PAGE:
The earliest modern humans are believed to have arrived in Europe from the Middle East and West Asia around 45,000 years ago. And despite still using stone tools to hunt, humans of this period are credited with creating some of the earliest art work recorded in the history of civilization.
An international team of anthropologists recently uncovered a 38,000-year-old engraved image in a cave located in France's Vezere Valley. The find – a limestone slab bearing a complex image of an aurochs (an extinct wild cow) surrounded by a row of dots – is one of the earliest known artifacts of graphic imagery found in Europe.
The discovery, which was published this week in the journal Quaternary International, offers new insights into human culture during the Aurignacian period, which existed from about 43,000 to 33,000 years ago.
"The discovery sheds new light on regional patterning of art and ornamentation across Europe at a time when the first modern humans to enter Europe dispersed westward and northward across the continent," explains Randall White, an anthropologist at the New York University who led the excavation.
The slab was found at Abri Blanchard – a site in southwestern France which, along with its sister site Abri Castanet, has previously yielded hundreds of significant finds such as pierced animal teeth, pierced shells, ivory and soapstone beads, engravings, and paintings on limestone slabs.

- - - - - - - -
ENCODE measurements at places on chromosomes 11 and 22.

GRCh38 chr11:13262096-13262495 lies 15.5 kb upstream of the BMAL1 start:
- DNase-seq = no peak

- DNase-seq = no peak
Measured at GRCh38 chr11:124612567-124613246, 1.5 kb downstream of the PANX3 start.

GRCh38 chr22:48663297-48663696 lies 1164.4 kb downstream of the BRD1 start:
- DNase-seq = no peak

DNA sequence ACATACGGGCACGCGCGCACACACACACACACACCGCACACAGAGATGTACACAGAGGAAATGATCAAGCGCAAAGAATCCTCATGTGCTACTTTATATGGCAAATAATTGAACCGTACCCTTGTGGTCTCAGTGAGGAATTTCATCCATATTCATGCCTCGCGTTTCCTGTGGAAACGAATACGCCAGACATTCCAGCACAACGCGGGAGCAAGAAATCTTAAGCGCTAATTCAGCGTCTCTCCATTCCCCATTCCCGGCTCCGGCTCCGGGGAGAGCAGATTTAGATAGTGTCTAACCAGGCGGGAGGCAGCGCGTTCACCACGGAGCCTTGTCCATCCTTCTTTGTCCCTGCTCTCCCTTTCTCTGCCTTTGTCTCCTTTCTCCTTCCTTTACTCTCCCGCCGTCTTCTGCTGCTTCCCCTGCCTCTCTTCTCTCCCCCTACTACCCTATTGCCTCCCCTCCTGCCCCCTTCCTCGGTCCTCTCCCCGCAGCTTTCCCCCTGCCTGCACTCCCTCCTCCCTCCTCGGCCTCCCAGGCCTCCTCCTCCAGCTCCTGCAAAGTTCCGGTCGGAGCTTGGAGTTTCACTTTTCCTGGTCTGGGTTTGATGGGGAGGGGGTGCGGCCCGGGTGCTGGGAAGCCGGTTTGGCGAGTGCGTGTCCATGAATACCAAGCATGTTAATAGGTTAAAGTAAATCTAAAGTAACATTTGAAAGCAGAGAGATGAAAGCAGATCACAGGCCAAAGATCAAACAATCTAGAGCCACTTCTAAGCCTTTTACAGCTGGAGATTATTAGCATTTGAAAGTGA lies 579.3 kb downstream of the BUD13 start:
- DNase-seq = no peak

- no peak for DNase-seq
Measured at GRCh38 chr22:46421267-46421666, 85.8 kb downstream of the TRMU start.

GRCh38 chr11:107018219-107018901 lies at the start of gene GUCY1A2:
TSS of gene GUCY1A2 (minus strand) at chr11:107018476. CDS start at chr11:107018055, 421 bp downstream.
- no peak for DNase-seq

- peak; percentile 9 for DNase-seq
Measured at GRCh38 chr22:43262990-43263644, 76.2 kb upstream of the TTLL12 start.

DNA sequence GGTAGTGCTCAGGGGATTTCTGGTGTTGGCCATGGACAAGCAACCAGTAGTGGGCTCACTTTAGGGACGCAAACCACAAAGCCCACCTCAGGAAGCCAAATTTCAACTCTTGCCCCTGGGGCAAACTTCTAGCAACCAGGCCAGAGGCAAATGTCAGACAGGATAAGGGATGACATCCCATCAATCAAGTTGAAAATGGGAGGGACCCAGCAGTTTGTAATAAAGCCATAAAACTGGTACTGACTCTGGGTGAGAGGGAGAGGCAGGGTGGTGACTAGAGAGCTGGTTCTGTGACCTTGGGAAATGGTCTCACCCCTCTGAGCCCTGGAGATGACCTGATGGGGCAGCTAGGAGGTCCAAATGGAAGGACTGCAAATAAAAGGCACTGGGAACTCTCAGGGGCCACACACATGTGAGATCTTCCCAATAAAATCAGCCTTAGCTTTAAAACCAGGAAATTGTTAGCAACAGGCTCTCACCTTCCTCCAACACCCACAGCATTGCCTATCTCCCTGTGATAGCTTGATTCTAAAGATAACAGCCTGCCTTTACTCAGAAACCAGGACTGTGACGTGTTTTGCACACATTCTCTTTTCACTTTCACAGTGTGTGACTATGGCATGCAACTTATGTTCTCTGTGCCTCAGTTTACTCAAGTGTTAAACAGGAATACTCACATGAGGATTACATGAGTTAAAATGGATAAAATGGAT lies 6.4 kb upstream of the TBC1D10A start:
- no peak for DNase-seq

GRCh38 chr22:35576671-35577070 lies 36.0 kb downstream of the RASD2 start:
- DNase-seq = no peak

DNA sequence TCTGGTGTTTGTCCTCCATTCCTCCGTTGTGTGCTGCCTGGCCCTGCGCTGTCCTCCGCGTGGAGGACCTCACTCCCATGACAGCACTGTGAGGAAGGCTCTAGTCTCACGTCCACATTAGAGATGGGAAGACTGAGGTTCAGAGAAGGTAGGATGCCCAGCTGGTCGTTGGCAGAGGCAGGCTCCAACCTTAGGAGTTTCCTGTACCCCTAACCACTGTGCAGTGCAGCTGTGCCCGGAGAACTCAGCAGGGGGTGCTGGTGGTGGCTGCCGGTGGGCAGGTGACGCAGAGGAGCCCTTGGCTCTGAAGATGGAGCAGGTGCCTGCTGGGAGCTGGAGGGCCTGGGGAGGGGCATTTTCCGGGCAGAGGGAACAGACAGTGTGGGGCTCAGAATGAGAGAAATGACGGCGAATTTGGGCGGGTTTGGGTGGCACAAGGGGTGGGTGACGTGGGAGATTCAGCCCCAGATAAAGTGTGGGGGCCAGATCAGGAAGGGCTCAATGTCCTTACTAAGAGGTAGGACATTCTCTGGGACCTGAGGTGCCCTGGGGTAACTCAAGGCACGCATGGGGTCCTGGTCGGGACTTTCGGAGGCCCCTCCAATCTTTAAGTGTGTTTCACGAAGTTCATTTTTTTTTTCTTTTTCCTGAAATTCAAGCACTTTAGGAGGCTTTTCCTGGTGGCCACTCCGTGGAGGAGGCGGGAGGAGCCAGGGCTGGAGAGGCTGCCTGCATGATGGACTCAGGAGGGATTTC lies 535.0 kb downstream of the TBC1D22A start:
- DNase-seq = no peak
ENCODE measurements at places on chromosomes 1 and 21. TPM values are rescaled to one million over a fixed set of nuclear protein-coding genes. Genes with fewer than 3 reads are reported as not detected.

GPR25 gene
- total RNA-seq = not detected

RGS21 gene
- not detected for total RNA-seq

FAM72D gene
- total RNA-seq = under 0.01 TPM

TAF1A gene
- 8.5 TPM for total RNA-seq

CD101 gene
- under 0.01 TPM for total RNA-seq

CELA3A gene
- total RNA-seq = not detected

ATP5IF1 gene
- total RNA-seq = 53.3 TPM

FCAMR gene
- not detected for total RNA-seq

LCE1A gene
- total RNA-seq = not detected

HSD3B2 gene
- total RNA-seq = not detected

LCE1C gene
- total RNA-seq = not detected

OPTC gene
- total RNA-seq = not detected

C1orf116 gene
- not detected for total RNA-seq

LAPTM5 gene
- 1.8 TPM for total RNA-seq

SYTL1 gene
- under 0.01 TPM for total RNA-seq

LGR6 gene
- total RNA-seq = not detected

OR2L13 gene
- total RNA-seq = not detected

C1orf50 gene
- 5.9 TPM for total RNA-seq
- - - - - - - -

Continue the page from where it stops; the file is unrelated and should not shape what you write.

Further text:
White and his team began a comprehensive exploration of the site, which has been recognized as one of the oldest Eurasian sites containing artifacts bearing human symbolism, in 2011 and found the slab with the aurochs image in 2012.
The discovery of the Aurignacian art offers anthropologists deeper understanding of the earliest modern humans to inhabit Europe – from their individual lives to the societies which existed in that era.
"Following their arrival from Africa, groups of modern humans settled into western and Central Europe, showing a broad commonality in graphic expression against which more regionalized characteristics stand out," White said in a statement. "This pattern fits well with social geography models that see art and personal ornamentation as markers of social identity at regional, group, and individual levels."